• The role of information technology (IT) in education has significantly increased, but resistance to technology by public school teachers worldwide remains high. This study examined public school teachers' technology acceptance decision-making by using a research model that is based on key findings from relevant prior research and important characteristics of the targeted user acceptance phenomenon. The model was longitudinally tested using responses from more than 130 teachers attending an intensive 4-week training program on Microsoft PowerPointTM, a common but important classroom presentation technology. In addition to identifying key acceptance determinants, we examined plausible changes in acceptance drivers over the course of the training, including their influence patterns and magnitudes. Overall, our model showed a reasonably good fit with the data and exhibited satisfactory explanatory power, based on the responses collected from training commencement and completion. Our findings suggest a highly prominent and significant core influence path from job relevance to perceived usefulness and then technology acceptance. Analysis of data collected at the beginning and the end of the training supports most of our hypotheses and sheds light on plausible changes in their influences over time. Specifically, teachers appear to consider a rich set of factors in initial acceptance but concentrate on fundamental determinants (e.g. perceived usefulness and perceived ease of use) in their continued acceptance. ()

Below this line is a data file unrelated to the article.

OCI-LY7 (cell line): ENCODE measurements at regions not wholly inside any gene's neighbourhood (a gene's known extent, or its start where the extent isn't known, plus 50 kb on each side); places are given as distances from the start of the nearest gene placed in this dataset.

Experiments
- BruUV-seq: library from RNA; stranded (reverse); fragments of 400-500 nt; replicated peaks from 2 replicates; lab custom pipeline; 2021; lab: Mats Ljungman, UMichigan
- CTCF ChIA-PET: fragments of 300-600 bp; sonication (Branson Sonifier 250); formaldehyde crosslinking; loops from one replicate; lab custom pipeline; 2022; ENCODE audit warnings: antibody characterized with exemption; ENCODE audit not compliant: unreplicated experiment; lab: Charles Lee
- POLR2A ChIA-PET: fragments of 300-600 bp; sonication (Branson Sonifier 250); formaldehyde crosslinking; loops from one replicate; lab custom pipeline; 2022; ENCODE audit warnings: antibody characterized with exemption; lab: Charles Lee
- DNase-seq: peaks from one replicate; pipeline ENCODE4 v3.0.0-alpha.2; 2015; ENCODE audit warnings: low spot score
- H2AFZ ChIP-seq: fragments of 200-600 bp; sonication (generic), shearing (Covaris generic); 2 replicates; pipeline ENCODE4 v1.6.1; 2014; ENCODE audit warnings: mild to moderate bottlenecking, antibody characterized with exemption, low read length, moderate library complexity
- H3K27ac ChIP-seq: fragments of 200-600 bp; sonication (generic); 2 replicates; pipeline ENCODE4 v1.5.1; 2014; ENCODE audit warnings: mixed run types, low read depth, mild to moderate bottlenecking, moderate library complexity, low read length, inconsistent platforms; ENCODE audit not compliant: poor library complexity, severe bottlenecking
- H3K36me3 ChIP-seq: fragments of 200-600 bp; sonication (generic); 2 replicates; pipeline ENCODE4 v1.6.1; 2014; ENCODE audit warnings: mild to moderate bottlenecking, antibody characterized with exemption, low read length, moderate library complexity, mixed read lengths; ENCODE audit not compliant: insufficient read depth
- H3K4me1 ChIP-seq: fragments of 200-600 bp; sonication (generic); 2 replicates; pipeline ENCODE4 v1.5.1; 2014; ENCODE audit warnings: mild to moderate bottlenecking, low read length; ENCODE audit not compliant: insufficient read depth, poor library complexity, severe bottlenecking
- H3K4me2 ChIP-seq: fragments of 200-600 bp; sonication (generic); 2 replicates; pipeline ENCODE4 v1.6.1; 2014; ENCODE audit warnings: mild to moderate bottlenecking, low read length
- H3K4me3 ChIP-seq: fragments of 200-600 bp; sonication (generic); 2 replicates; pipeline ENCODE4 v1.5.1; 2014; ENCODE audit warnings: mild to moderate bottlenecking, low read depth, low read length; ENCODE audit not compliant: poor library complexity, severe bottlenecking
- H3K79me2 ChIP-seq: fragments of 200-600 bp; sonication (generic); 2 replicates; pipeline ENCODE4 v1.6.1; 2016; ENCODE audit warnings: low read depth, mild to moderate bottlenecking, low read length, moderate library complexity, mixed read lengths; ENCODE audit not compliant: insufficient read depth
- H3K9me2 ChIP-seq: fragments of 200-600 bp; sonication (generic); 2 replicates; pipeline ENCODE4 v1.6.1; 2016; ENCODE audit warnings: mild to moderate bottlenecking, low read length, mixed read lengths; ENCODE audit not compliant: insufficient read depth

• 359 ()
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  • 2016-06-24 ()
  • 10.1016/S0378-7206(03)00050-8 ()
  • 241 ()
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  • 2 ()
  • en ()
  • 2003-12-01 ()
  • Elsevier Science Publishers B. V. ()
  • 18705 ()
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  • Examining technology acceptance by school teachers: a longitudinal study ()
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